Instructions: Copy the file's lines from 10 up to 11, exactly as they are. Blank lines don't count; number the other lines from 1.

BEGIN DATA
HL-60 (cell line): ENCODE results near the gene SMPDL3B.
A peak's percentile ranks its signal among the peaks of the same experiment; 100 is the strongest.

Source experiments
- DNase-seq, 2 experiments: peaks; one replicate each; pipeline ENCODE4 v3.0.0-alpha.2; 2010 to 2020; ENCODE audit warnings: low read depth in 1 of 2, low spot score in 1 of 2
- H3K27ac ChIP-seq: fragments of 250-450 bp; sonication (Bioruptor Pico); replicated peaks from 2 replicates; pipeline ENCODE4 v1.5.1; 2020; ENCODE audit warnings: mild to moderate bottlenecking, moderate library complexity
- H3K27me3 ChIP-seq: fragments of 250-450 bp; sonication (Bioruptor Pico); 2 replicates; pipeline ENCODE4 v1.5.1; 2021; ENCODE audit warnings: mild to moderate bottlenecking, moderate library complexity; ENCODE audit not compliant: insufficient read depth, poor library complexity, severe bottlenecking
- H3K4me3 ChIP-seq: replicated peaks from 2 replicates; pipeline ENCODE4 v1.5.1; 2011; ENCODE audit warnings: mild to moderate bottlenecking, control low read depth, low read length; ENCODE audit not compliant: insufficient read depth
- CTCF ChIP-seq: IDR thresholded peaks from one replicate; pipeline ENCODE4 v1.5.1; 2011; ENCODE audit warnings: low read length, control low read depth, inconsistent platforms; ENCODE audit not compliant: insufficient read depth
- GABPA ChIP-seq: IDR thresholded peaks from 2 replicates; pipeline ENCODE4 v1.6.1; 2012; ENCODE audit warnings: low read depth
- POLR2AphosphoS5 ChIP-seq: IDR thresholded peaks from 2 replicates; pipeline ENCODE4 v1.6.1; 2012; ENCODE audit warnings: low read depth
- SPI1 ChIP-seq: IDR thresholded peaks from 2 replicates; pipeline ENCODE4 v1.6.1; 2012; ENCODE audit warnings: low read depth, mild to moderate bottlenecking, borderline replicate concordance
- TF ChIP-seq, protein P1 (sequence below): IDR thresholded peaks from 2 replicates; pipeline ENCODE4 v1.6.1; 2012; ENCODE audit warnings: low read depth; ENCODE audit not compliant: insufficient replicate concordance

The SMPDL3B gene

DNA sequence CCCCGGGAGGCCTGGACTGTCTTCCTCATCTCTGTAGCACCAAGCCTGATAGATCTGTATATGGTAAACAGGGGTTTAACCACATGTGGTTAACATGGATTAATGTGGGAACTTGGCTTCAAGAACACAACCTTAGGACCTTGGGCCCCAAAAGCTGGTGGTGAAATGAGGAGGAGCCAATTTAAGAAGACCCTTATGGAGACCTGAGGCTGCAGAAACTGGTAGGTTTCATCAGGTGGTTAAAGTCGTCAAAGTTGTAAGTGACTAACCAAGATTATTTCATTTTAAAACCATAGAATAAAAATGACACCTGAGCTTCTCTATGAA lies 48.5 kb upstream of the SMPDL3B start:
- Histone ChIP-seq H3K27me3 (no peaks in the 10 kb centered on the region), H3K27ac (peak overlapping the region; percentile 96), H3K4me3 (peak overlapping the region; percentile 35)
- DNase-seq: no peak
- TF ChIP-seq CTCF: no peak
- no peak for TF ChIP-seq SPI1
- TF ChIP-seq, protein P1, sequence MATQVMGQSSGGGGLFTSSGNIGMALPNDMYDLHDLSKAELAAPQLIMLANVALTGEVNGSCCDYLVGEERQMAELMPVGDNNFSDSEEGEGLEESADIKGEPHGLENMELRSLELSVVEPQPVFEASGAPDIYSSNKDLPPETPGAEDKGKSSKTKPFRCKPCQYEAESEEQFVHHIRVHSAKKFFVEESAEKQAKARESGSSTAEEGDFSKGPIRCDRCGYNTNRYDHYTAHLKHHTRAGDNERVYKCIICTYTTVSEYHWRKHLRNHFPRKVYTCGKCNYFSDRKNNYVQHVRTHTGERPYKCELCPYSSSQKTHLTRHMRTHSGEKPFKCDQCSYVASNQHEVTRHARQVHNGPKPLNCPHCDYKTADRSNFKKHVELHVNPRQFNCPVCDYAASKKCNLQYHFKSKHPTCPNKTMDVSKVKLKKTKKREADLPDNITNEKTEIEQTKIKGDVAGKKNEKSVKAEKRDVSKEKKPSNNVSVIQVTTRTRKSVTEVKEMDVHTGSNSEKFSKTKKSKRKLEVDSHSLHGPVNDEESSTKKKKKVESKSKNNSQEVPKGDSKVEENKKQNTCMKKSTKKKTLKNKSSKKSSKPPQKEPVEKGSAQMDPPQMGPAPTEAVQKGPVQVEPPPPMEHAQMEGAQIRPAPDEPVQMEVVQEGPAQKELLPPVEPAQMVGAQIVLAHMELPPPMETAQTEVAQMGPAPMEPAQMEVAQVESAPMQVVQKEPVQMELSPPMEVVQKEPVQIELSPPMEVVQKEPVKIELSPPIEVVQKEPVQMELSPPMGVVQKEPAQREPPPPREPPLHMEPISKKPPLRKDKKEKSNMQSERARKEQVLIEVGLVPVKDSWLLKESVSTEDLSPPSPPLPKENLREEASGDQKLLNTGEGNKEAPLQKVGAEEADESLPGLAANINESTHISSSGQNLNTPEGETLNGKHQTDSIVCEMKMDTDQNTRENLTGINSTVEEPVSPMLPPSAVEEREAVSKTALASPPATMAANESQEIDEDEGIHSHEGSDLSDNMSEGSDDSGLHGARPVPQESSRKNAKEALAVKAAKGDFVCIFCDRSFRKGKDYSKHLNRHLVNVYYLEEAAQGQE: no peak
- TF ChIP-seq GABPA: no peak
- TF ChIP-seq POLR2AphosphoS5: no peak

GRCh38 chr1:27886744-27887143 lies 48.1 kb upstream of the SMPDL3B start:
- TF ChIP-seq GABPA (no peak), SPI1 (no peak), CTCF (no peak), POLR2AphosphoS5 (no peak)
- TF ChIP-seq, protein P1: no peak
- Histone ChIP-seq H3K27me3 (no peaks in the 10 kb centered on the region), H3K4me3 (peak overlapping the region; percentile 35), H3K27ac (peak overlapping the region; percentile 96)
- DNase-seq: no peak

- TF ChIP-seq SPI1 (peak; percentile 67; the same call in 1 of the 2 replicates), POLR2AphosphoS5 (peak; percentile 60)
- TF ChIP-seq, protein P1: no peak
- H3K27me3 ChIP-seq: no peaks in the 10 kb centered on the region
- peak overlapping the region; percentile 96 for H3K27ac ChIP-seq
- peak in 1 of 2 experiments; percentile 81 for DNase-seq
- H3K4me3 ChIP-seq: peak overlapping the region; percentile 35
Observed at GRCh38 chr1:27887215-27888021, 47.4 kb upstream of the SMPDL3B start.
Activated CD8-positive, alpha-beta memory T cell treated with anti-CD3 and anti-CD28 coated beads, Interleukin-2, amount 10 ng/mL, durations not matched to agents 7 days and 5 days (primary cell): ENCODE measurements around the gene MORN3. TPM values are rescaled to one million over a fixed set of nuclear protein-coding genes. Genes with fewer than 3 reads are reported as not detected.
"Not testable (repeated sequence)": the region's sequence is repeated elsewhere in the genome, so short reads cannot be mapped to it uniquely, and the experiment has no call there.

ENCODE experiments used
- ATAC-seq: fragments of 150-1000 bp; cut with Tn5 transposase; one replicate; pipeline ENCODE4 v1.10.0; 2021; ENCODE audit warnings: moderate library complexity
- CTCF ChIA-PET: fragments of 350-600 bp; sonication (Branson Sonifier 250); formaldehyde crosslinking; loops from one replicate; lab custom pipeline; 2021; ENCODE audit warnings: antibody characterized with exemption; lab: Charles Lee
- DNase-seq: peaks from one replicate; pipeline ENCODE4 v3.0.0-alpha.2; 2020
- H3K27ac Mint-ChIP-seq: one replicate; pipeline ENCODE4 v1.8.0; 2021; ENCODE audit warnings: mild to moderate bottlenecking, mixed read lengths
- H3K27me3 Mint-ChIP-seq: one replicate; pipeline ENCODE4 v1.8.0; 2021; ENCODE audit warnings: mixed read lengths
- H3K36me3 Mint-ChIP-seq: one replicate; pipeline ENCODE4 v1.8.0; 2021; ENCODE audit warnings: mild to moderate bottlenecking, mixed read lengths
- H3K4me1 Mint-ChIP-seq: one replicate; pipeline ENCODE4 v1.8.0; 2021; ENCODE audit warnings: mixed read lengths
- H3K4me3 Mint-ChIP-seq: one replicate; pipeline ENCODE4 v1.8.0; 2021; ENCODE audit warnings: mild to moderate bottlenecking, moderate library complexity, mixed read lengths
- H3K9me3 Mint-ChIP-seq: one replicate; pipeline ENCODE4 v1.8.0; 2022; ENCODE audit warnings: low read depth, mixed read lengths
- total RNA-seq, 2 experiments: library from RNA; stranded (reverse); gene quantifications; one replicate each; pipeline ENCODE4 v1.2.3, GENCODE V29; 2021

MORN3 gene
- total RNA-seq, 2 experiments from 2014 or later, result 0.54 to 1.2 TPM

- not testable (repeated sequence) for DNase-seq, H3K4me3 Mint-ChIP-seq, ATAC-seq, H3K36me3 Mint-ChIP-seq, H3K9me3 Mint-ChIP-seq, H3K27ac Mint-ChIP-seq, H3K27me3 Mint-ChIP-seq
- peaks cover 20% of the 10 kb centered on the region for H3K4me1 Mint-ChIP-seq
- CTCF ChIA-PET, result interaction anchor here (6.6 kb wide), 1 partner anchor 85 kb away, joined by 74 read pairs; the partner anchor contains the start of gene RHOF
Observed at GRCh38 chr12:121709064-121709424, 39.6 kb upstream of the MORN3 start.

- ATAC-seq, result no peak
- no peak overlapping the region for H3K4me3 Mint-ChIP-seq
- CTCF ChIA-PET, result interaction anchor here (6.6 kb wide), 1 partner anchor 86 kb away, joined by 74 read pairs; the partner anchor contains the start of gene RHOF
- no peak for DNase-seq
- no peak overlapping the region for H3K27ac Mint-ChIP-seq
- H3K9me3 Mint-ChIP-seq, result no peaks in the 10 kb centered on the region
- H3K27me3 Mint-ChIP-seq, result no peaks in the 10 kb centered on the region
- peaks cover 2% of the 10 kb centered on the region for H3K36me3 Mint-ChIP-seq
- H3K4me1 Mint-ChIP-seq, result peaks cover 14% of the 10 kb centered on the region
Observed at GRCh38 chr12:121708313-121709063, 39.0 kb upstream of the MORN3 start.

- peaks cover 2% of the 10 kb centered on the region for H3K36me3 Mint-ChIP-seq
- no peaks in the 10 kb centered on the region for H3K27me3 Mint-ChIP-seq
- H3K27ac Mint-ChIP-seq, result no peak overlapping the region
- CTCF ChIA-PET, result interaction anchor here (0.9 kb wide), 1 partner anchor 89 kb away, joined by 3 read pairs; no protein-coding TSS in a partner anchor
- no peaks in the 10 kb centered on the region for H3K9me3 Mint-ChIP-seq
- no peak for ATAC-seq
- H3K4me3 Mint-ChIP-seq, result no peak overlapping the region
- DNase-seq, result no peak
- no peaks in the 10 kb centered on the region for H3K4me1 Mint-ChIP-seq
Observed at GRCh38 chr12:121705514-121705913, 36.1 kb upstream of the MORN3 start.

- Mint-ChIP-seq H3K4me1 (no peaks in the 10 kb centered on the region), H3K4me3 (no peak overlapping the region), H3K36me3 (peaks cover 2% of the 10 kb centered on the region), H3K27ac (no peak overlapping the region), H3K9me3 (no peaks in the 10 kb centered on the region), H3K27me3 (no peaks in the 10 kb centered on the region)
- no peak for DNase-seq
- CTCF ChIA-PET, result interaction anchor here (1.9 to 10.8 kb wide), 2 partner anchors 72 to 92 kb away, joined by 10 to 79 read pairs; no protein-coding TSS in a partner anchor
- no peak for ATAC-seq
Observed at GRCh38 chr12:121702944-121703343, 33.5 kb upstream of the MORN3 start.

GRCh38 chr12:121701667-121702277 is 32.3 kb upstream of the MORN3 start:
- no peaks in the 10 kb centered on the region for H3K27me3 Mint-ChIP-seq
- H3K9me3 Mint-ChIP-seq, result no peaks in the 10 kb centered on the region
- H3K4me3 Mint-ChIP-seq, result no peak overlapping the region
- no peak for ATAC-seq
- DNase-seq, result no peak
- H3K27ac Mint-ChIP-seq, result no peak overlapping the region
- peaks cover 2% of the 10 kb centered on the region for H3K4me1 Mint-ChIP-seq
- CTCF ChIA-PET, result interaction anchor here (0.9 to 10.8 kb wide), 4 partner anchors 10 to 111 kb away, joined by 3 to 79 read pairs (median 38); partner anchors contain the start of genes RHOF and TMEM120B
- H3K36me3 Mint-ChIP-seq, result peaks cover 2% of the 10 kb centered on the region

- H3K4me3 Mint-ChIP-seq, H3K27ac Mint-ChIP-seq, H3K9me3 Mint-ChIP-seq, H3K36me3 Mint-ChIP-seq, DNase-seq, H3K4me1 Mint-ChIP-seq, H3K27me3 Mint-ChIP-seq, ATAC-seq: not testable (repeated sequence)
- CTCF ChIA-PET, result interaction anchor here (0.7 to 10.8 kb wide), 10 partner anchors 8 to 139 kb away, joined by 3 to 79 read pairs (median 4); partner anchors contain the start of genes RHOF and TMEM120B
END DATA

- POLR2AphosphoS5 ChIP-seq: IDR thresholded peaks from 2 replicates; pipeline ENCODE4 v1.6.1; 2012; ENCODE audit warnings: low read depth
- SPI1 ChIP-seq: IDR thresholded peaks from 2 replicates; pipeline ENCODE4 v1.6.1; 2012; ENCODE audit warnings: low read depth, mild to moderate bottlenecking, borderline replicate concordance